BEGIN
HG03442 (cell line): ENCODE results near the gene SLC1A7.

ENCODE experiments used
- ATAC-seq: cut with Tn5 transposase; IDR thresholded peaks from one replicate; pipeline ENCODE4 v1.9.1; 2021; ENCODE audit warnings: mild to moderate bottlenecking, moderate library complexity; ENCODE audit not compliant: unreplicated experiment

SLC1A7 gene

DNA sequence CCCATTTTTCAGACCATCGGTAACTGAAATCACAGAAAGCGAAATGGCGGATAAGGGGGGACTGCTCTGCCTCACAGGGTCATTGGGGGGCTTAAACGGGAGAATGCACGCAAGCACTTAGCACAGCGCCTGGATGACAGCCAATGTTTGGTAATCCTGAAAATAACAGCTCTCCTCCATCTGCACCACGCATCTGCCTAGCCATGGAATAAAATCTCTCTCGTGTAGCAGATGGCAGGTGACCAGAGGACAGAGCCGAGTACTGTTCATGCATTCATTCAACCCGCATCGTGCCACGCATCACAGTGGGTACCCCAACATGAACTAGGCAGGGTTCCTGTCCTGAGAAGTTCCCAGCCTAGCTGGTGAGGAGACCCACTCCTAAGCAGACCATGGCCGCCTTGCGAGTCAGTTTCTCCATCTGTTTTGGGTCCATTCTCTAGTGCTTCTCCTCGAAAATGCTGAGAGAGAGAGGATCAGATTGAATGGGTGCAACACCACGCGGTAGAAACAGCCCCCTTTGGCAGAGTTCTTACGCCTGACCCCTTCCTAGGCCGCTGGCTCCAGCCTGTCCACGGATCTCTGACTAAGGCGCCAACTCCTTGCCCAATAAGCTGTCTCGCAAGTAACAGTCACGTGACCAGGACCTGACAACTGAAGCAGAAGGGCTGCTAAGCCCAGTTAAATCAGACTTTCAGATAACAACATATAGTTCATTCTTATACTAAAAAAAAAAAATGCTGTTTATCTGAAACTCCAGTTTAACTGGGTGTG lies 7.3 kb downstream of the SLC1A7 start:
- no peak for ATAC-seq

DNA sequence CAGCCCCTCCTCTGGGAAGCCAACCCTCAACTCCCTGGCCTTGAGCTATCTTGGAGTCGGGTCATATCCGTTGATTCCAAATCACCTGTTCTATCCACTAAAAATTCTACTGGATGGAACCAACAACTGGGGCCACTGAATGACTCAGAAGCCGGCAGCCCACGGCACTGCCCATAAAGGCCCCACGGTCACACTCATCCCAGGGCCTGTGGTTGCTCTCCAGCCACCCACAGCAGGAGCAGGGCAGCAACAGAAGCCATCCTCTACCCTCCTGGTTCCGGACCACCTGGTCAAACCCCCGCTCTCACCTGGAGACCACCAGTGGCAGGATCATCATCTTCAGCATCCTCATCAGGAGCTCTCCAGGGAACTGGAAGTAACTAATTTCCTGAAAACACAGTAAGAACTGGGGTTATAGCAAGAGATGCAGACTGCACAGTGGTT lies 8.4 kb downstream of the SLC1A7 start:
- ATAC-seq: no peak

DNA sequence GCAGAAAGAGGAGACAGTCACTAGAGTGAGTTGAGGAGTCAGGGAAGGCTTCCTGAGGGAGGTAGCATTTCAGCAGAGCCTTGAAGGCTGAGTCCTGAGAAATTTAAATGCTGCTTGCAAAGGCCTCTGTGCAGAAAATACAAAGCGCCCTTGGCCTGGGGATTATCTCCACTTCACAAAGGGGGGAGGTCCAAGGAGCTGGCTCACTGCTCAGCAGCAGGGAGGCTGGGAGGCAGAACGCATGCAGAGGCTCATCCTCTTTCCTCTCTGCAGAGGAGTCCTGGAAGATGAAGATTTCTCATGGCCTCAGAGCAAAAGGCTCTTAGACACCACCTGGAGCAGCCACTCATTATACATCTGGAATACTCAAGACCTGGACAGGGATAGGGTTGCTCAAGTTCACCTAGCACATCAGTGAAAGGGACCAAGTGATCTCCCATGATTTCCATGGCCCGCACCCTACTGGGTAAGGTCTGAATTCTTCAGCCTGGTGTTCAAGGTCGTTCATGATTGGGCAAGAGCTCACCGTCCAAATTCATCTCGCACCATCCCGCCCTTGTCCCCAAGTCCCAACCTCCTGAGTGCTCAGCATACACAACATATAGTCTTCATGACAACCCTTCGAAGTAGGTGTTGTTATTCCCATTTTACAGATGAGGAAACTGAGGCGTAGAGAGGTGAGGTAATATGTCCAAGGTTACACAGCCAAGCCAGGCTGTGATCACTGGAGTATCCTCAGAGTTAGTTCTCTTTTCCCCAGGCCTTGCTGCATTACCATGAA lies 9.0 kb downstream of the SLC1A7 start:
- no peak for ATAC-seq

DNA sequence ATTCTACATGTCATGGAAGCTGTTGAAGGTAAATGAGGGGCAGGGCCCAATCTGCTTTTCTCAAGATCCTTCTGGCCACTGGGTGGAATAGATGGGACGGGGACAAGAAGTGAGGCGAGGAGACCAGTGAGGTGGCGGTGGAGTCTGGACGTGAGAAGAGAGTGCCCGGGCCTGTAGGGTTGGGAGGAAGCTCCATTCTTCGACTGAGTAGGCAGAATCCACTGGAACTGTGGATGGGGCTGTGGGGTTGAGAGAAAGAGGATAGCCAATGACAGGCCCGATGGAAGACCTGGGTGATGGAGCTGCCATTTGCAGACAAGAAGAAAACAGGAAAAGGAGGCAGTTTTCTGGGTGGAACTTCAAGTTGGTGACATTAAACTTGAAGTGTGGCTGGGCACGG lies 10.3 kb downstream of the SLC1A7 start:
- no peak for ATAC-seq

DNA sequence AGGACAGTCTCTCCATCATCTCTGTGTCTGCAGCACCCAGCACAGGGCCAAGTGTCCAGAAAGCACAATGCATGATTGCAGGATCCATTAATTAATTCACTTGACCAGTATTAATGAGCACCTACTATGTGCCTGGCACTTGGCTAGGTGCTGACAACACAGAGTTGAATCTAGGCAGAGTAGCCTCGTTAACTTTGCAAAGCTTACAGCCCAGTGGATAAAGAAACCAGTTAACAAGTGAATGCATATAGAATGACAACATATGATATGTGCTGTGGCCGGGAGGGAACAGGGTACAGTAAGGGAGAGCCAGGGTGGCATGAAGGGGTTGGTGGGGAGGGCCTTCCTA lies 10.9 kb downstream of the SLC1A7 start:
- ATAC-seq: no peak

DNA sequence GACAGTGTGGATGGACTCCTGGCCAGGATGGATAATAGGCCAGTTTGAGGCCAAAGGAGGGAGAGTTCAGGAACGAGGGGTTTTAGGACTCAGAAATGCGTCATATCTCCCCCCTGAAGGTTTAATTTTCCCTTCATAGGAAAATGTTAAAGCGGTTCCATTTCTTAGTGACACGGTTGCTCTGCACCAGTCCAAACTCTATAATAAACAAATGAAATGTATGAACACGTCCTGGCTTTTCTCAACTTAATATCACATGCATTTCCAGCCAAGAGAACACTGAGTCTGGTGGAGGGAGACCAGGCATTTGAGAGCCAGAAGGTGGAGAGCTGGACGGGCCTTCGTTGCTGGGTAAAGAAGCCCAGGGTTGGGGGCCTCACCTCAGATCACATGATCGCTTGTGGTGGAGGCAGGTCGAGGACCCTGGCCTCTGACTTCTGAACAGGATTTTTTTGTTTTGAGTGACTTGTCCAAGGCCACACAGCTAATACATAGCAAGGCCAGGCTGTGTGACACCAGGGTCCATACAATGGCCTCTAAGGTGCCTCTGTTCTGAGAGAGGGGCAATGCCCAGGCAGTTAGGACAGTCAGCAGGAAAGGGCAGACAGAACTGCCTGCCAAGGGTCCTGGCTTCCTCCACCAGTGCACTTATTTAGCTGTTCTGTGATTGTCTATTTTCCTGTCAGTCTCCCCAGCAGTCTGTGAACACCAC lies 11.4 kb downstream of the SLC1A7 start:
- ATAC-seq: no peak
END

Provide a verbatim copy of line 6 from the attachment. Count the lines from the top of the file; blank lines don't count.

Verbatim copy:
- no peak for ATAC-seq